Sri Lanka must remove PTA, international pressure working - Amnesty

[TamilNet, Saturday, 27 August 2011, 03:50 GMT]
The Sri Lankan government must follow up its repeal of the state of emergency by removing repressive legislation such as the Prevention of Terrorism Act (PTA), Amnesty International said Friday. Whilst welcoming Sri Lanka’s pledge to lift draconian emergency regulations, Amnesty said “the Sri Lankan government still uses repressive measures such as the PTA, which allows authorities to hold detainees arbitrarily and for long periods without trial, including in places that are not officially acknowledged as detention facilities.” The human rights group pointed out that “Police and security forces in Sri Lanka routinely ignore international regulations and procedures intended to protect the rights of individuals who have been arrested.”

Earlier this week, Sri Lanka's President Mahinda Rajapaksa promised to remove the state of emergency that has been in place in the country for nearly three decades.

"Sri Lankan civil society and Amnesty International have long called for the lifting of emergency laws, so we welcome the government's commitment to repeal them," said Sam Zarifi, Amnesty International's Asia-Pacific director.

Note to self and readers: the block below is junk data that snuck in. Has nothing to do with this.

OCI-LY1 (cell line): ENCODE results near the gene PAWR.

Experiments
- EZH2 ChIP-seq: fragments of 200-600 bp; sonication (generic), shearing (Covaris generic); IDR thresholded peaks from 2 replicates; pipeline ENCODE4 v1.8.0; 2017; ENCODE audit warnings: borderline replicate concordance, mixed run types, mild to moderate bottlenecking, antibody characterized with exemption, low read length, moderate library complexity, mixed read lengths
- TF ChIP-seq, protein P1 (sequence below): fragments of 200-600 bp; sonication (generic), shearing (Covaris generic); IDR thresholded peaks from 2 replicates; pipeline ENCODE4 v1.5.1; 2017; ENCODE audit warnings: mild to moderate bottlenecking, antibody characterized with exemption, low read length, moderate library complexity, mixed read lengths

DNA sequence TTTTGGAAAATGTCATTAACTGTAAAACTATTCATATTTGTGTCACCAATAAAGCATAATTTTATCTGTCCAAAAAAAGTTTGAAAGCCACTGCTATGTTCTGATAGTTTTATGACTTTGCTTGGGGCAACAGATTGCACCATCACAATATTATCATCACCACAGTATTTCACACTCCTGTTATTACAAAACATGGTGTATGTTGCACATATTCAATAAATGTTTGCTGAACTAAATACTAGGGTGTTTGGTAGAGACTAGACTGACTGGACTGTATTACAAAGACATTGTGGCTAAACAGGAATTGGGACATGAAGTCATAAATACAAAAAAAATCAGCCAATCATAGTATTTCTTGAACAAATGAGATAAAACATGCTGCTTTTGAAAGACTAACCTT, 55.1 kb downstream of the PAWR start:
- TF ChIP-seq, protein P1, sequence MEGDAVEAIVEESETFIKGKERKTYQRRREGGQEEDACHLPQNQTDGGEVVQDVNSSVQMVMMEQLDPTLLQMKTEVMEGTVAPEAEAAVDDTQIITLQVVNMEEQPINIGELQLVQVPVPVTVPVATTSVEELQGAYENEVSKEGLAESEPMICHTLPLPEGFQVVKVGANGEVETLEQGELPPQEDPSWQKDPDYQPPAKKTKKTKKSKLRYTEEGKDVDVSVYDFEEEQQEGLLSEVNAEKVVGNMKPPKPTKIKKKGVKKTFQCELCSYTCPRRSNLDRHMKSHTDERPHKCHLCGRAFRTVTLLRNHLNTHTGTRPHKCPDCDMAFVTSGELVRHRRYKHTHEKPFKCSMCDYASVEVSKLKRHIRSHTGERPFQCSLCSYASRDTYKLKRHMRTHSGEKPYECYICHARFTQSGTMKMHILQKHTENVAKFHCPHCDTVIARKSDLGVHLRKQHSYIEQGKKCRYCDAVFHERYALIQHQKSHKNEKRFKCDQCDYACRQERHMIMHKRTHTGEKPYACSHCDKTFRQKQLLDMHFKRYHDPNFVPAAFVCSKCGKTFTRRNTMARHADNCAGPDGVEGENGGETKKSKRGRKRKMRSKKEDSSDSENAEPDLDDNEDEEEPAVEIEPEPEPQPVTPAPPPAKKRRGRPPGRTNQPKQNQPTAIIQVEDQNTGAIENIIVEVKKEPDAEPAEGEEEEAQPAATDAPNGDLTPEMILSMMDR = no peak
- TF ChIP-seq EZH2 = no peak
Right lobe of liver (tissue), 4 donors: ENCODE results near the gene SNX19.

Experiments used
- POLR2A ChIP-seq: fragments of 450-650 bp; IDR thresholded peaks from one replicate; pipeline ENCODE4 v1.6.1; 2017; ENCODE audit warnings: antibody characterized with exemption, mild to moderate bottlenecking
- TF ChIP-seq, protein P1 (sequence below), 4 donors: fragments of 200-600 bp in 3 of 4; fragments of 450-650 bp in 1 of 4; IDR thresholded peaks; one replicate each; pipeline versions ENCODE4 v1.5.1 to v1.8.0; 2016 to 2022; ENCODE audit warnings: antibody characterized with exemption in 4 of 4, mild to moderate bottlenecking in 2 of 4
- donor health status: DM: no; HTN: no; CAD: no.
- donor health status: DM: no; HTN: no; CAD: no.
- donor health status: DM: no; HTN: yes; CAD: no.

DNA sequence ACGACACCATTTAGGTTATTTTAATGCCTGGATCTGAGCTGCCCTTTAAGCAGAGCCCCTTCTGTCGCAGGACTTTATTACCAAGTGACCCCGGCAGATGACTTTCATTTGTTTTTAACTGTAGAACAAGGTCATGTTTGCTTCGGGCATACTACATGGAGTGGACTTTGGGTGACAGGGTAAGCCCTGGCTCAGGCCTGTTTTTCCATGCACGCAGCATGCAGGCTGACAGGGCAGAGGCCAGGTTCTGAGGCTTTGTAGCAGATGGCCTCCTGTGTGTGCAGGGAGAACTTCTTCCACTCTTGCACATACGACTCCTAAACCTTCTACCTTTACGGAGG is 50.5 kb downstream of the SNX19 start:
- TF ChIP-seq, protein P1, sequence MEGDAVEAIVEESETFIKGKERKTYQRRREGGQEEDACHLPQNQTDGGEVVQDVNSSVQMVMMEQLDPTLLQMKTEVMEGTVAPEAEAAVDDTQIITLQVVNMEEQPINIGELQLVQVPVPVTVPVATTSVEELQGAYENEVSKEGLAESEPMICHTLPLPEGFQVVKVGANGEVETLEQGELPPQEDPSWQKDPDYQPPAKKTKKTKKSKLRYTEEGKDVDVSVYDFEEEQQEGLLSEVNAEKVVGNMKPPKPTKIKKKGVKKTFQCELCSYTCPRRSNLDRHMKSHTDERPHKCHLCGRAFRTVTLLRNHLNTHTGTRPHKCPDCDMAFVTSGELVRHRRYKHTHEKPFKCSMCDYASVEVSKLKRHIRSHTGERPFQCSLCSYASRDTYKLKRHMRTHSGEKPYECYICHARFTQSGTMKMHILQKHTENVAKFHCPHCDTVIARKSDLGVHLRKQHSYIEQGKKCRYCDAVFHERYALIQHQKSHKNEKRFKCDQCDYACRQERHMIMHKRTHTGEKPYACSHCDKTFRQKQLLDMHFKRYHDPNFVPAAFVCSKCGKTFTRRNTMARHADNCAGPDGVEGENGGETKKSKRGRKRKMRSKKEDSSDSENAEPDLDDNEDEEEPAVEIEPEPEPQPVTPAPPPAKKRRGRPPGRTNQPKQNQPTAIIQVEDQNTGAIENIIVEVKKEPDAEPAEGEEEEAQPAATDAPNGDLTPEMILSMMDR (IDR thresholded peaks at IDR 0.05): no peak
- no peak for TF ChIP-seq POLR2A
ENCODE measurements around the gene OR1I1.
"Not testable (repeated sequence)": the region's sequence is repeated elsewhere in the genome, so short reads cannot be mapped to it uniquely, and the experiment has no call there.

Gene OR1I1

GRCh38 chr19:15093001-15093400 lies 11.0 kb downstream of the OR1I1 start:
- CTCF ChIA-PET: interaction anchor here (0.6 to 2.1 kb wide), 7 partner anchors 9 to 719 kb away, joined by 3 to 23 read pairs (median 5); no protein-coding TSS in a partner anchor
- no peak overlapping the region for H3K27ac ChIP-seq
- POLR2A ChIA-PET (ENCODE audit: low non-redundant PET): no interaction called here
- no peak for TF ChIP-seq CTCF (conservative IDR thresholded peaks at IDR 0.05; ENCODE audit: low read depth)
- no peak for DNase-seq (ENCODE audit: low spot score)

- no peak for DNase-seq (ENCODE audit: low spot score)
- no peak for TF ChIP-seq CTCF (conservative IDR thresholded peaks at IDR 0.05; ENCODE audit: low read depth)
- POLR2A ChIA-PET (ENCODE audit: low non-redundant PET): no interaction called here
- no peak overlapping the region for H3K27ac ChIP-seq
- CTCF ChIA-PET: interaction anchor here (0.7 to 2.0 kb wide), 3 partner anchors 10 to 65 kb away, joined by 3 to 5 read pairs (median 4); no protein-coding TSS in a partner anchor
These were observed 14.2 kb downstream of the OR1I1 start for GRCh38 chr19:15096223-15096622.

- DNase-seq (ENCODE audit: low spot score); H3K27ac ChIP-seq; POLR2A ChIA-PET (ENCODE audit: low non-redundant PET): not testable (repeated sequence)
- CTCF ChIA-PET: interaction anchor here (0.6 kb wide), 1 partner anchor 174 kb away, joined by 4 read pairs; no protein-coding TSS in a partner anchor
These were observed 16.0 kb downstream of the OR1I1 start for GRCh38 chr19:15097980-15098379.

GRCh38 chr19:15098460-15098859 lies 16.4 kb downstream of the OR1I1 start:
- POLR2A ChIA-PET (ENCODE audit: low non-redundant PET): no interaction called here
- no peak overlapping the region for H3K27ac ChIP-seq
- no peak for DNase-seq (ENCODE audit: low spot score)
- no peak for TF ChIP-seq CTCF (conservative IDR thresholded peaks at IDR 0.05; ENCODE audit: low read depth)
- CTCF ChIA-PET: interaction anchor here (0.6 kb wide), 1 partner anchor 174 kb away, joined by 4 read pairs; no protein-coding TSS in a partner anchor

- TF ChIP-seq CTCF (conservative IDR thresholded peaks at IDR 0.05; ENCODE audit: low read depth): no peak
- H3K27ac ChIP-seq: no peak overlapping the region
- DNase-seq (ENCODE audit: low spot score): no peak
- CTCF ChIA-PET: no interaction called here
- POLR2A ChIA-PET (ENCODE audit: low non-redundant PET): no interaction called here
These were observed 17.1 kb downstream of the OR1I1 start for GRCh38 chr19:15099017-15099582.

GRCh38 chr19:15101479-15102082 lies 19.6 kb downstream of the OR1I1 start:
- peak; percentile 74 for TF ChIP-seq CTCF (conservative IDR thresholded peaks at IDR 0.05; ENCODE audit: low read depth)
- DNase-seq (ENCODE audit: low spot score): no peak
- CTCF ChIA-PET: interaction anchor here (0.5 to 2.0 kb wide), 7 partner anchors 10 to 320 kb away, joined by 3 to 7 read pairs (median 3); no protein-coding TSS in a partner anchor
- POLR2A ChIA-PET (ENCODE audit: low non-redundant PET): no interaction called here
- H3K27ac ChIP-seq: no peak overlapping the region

"There are hundreds of people who remain in detention under these regulations who should be released immediately, or charged with a recognizable crime in a proper court of law."

The lifting of the state of emergency, and the attendant sweeping powers, this gave Sri Lanka’s authorities and security forces, the PTA does the same.

Amnesty also pointed to the ingrained culture of impunity in Sri Lanka, and to the necessity of international pressure to ensure improvement in human rights.

"Due process and accountability have eroded after three decades of reliance on sweeping security legislation under the state of emergency," said Zarifi.

"The current administration has further degraded judicial independence by concentrating power in the president's hands."

"Lifting the state of emergency is an important step, but the proof is in the treatment of detainees and government critics."

"The lifting of emergency regulations indicates the Sri Lankan government is feeling international pressure," added Zarifi.

"With the [United Nations] Human Rights Council due to meet soon, it's time to demand the government undertake real reforms, including repeal of the PTA and providing accountability for the thousands of people who suffered during the country's civil war."

 

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